What the world did not know about Kevin Durant before the FIBA World Championships, it found out in a big way.
Team USA went to the 2010 tournament without some of its greats; Kobe Bryant, LeBron James, Carmelo Anthony, Chris Paul, and the like took the summer off by relaxing, or quietly making news involving where to play in the future. Despite the loss of some of the best Americans to play on the hardwood, Team USA, namely Kevin Durant, decided to show the world the depth that is residing back in the states.
The main reason Team USA succeeded is "Durantula." His 23 points per game led the U.S., and no one else on the team was within 12 points of his average in comparable time on the floor. His Michael Jordan-esque scoring average was third best in the tournament, trailing Luis Scola of Argentina (27), and Kirk Penney of New Zealand (24.5). Those two also averaged more time on the floor than Durant.
Back at home, Kevin Durant is the leader of the upstart Oklahoma City Thunder. Along with Team USA teammate Russell Westbrook O.K. City is on the verge of being one of the top teams in the Western Conference, an exclusive group that currently has only one member, the Los Angeles Lakers. With a core of young, talented players, the Thunder showed in the 1st round of the Western Conference playoffs why the Lakers may have company soon. Outside of Durant and co., no other team posed a real challenge to the Lake Show until Boston came knocking in the NBA Finals.
At this point, Kevin Durant's stock is on a permanent rise. While it can be argued that Durant is one of the best in the game today, there are arguments that can be made that he will be the best if...
You cannot be the best unless you beat the best.
That statement holds true not only for teams, but for individuals, as well. Kobe Bryant is a winner. No argument can be made against that, so do not bother trying. His play is one of the major reasons the Los Angeles Lakers have been one of the best and consistent teams over the last decade.
If Kevin Durant and his band of merry men take the next step in their process of growing up, there is no reason why the Thunder cannot top the Lakers in the next couple of years.
Bryant will also soon be the man to pass the torch to the next great icon in the association. Only a few can even be brought up as candidates. Durant is one of them, and also is the youngest.
If Kobe is ousted, and K.D. is the assassin on the court, chalk one argument up for Durant being the best in the game today.
The Miami Heat are fortunate enough to sport two of the best players in the game today.
The Heat also have the burden of sporting two of the best players in the game today.
Who is better? Does a ring for James trump Wade's two?
Are contract negotiations in the future after four, five years together?
Can you be the best in the league if another legit stud is on your team?
Only one of those questions can be answered, the last one. The answer is no, a hard no. Let those two play together and win some rings, but neither will be the best player while with each other. Kevin Durant has the opportunity to turn the Thunder into the best story of the new decade by taking a lost franchise from Seattle, and turning it into a hot ticket in the middle of nowhere.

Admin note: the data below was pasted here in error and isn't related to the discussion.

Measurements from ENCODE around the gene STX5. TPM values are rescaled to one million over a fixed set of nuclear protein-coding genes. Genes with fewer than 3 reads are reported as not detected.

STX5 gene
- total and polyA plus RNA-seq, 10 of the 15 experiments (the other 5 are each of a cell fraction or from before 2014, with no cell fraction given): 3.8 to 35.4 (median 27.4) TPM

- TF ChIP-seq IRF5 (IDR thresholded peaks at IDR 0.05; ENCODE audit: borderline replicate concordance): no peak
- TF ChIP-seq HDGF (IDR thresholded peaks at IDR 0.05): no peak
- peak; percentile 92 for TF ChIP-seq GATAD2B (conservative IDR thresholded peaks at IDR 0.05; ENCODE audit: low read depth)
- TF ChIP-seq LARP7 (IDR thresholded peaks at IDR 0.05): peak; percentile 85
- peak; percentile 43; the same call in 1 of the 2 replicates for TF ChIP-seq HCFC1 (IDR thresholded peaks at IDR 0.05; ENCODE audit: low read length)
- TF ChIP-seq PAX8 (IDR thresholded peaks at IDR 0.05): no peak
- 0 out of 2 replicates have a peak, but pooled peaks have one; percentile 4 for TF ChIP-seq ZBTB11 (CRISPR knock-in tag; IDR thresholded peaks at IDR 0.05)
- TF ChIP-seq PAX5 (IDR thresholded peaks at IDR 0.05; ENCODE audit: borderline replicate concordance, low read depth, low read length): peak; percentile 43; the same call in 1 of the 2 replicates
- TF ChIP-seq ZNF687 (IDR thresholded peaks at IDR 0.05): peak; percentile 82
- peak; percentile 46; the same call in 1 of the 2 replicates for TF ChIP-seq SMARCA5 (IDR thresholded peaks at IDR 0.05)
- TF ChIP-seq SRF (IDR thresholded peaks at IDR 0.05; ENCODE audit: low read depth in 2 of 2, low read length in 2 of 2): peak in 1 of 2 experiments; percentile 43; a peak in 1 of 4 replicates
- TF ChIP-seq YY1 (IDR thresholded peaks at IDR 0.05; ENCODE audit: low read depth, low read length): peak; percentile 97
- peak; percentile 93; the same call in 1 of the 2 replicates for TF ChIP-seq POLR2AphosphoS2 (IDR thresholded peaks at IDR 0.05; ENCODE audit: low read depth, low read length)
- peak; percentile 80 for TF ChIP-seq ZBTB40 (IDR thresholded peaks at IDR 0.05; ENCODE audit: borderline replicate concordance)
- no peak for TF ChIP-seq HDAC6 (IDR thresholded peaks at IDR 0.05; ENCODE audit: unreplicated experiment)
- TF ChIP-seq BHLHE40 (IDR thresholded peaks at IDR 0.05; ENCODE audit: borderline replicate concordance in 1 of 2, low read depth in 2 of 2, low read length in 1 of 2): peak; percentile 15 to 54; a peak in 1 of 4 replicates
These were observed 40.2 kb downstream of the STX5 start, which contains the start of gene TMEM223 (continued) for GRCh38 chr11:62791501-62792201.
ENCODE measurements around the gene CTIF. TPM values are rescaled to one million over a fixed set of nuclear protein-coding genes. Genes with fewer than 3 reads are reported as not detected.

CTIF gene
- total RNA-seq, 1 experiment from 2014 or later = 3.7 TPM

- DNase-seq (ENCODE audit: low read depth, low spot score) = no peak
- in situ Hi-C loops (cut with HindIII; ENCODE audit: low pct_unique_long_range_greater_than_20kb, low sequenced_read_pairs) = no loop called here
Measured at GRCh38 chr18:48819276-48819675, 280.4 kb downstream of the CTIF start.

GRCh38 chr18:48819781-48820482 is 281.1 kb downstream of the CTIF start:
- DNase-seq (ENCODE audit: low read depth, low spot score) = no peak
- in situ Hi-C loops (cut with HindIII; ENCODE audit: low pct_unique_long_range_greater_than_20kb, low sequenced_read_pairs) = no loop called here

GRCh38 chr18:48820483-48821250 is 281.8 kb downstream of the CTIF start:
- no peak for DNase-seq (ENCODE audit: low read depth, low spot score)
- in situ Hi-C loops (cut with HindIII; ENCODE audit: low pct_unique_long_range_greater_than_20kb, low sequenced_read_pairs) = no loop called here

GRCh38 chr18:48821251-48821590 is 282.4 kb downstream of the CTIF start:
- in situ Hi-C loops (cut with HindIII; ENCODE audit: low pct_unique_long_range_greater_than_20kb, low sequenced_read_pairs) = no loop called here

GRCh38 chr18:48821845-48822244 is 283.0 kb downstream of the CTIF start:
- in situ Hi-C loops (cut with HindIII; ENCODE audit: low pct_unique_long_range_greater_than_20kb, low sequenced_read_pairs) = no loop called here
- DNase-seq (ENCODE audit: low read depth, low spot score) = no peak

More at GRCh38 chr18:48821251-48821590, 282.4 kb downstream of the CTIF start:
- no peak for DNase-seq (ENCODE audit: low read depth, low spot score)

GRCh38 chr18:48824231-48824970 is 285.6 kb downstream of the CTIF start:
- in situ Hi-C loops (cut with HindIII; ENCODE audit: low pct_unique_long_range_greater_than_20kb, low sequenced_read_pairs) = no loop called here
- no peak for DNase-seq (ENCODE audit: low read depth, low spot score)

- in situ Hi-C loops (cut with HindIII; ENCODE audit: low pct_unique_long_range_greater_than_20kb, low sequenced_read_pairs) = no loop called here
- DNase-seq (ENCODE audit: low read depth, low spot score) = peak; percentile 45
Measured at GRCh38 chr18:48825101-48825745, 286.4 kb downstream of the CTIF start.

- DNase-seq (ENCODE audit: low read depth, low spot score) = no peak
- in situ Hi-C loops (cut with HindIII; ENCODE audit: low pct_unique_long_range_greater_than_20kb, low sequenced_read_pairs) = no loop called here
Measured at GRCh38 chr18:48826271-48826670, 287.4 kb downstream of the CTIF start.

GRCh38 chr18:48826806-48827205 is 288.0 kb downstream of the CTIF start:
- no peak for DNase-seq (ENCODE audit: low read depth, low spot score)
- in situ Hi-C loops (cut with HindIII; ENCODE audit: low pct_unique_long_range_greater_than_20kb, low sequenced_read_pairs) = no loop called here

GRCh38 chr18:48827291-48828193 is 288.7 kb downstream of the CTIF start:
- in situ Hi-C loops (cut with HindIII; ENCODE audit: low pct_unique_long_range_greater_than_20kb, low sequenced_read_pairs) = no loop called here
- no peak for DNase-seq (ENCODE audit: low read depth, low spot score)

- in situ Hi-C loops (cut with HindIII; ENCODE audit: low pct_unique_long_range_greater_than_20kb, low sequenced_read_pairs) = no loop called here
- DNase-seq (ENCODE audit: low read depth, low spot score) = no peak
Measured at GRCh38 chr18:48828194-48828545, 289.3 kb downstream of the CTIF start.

Just like in MVP voting and the like, two teammates up for the same award will always split votes that one of them could use and win. A recent example came from baseball, and St. Louis Cardinals pitchers Adam Wainwright and Chris Carpenter split votes in the 2009 Cy Young voting by pitching at an elite level last season. Enter Tim Lincecum, who won the award without losing votes to a teammate. Subtract one of Wainwright or Carpenter, and the other would have won the award over Lincey.
No disrespect to Wade and James, but neither will outshine each other, leaving the door open for Durant to be the best in the league.
K.D. quietly signed a 5-year contract extension this summer, keeping him with his only franchise, and helping the future of the foundation in the panhandle state.
Greatness has been measured on many levels, and a handful of the best ever in the NBA played at an elite level with only one team. Kobe, Wade, Magic Johnson, and Larry Bird are just a few example. Their loyalty puts them in a select category of playing well and showing respect for a particular franchise.
Durant has the opportunity to win in O.K. City, make his well-deserved money, and support his one and only team in what has mutated into a me-first league that is clearly run by egos.
Being respected for his loyalty would put Durant on a level that few are or have been.
Kevin Durant's game is a solid mix of perimeter shooting, and crashing the boards. His tall frame and freakish arm span make it easy to be a mismatch for players at all positions. He is too quick for a big, and too tall for most guards and small forwards. Durant also became the youngest scoring champion in NBA history with his game.
His style could also lead to major injuries.
Despite being tall, Durant looks awfully skinny, which is not necessarily bad, but not necessarily good.One wrong drive could twist an ankle, and one wrong collision could be the difference between a basic foul and knee surgery. If K.D. avoids long stays in street clothes, his consistent scoring and work ethic will only make him better, and eventually the best.
If you are the best, you are the best on the stat sheet, and in the trophy category.
If Kevin Durant gets his ring while playing at the top level of his game and in the league, there will be no doubt he is the best in the National Basketball Association.
Yeah, it is that simple.